d.2021 Ngāti Kahu, Māori
Te Roroa, Māori
|Collection Govett-Brewster Art Gallery, New Plymouth
|Monoprint and etching on paper
|Framed: 940 x 710mm
Ko te tinana o te whenua tētehi horopaki mai anō. Ehara au i te kūare ki te whakaaro ka panonitia e haku mahi te paewhenua tōrangapū, erangi ka hangaia e au hei rātaka kōrero e pā ana ki ngā āhuatanga e pā ana ki te whenua i te huringa o te wā, he kātū mahere.
— Nā Marilynn Wedd, 1993 (he whakamāoritanga).
I te tau 1975, ka hokona e Marilyn Wedd tētehi pānga whenua i te roto o Mahinerangi, i waenga i ngā hiwi o Ōtepoti. Ko te roto tonu, i hangaia i te pā wai i te awa o Waipori, i te rautau rua tekau, te kaupapa o hāna tānga.
He mahi kauawhiawhi me te aro pū, te tikanga papawhenua a Webb. Ko te waihanga ki ngā tūkanga tā huhua, ā, ka hua mai i a Webb tētehi tānga tinana wai i roto te huringa o ngā kaupeka me ngā whakairotanga huarere.
Ko te whakaahuatanga a Webb i te whenua, i oho mai i tōna māramatanga ki tōna whakaraeraetanga, me te rongo i te tikanga ki te kaupare i te kuhunga mai o ngā whakawhanaketanga ahumahi. Ka uiuitia a Bridie Lonie mō te Women’s Picture Book (1988), ā, ka mea ia, ‘ka whai wāhi au ki te mahi i hāku mahi papawhenua i te wā e wātea ana te ringatoi e whai whakaaro nui ana ki te oranga o Papatūānuku, me te aha he kaipupuru hoki i tōna mana me hōna kurahuna’.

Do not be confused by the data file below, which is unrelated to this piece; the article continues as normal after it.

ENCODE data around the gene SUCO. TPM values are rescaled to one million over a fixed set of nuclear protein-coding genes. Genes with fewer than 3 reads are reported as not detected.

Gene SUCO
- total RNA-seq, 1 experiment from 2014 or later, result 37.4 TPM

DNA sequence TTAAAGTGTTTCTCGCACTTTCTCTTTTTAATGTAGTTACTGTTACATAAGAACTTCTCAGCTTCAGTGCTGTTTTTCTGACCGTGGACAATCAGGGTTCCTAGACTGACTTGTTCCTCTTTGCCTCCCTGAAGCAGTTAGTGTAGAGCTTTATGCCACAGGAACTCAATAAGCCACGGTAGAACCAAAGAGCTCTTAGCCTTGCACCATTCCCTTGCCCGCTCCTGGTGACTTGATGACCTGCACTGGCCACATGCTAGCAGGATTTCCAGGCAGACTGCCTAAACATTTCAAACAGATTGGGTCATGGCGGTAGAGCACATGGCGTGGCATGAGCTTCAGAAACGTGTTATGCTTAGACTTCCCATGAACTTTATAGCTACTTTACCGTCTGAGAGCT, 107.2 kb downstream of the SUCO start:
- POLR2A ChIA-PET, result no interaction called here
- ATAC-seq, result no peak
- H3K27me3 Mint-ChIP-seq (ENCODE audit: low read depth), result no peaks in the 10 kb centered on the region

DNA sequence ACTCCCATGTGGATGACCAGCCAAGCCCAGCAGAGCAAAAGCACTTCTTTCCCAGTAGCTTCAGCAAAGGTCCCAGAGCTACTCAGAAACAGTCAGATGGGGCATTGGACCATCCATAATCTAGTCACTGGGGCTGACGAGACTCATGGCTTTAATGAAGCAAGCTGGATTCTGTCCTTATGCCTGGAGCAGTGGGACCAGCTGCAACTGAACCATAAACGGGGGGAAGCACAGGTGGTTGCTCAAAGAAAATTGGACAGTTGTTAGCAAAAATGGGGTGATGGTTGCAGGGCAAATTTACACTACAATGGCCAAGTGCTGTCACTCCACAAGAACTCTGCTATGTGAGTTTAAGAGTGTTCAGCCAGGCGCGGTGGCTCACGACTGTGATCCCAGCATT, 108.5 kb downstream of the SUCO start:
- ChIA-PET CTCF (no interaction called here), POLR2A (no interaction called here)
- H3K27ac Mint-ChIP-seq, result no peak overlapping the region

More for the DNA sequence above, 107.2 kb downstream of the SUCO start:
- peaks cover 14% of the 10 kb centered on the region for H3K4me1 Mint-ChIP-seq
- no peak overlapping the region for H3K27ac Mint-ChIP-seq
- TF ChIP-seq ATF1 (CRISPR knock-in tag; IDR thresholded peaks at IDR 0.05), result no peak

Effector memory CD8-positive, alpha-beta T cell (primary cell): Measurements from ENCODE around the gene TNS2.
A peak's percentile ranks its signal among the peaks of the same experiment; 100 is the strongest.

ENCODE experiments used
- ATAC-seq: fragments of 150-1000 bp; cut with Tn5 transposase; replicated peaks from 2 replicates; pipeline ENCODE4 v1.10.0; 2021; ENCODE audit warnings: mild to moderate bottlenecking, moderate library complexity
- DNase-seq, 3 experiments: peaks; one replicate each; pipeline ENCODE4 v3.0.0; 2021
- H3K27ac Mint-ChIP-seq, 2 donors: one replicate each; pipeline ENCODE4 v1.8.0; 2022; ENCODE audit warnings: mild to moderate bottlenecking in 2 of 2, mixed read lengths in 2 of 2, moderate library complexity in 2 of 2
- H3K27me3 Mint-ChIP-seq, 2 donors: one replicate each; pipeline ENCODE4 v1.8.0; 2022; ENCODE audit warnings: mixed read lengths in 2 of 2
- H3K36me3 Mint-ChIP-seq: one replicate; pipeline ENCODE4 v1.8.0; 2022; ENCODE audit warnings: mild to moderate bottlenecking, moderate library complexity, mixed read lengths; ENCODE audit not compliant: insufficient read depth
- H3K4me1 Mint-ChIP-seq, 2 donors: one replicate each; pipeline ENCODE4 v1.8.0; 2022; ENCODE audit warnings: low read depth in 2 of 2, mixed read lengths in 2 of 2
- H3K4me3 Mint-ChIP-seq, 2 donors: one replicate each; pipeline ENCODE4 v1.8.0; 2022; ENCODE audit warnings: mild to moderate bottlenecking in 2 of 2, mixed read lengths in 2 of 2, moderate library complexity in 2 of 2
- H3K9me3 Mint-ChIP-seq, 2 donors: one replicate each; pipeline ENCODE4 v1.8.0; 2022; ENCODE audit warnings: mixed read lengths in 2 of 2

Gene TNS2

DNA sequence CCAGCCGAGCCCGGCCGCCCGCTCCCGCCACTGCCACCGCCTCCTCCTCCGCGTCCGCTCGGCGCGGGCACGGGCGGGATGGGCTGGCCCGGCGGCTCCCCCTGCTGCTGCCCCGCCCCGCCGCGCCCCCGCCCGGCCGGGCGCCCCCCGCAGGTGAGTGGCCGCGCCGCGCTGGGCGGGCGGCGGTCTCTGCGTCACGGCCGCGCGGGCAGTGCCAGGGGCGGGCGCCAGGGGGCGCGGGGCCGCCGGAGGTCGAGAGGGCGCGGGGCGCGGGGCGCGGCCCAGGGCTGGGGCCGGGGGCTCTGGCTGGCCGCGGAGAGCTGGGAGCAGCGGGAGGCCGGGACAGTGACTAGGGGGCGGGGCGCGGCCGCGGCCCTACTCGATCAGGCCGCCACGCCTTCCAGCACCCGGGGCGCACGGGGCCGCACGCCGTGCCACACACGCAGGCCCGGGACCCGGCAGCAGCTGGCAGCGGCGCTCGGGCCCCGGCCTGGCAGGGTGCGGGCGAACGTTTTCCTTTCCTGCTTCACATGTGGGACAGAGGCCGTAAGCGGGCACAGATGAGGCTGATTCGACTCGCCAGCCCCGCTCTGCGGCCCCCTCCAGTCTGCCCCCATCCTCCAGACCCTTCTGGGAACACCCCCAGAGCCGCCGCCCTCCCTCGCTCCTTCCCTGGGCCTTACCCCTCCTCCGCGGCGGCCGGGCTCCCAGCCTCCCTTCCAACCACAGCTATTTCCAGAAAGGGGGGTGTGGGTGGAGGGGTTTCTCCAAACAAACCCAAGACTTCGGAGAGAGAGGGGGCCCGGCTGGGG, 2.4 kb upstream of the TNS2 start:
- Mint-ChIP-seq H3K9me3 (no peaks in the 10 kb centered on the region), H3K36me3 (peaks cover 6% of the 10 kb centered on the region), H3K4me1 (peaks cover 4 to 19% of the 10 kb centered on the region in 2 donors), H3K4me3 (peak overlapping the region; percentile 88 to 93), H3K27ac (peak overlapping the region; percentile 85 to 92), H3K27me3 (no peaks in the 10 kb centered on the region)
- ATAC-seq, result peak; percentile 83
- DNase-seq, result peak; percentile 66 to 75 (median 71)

The land as body has always been a theme. I’m not so naïve as to think that my work will change the situation of land politics, but I make them as a diary of what is happening to the land during a period of time, a sort of broadsheet.
— Marilynn Webb, 1993
In 1975, Marilynn Webb purchased a plot of land at Lake Mahinerangi, in the hills behind Ōtepoti Dunedin. The lake, which was formed following the damming of the Waipori River in the early 20th century, would become a recurring subject of Webb’s prints.
Webb’s approach to landscape was one of intimacy and attentiveness. Innovating with a variety of printmaking techniques, Webb depicted the body of water among changing a seasons and weather patterns.
Webb’s depiction of land was informed by a deep awareness of its vulnerability, and a sense of duty to protect against the incursion of industrial development. In an interview with Bridie Lonie for the Women’s Picture Book (1988), she states, ‘my land works slot in with the artists who are concerned not only with the survival of planet Earth, but who are also preservers of its dignity and mysteries’.
— Text developed for Te Hau Whakatonu: A Series of Never-ending Beginnings (5 August 2023–11 February 2024), curated by Taarati Taiaroa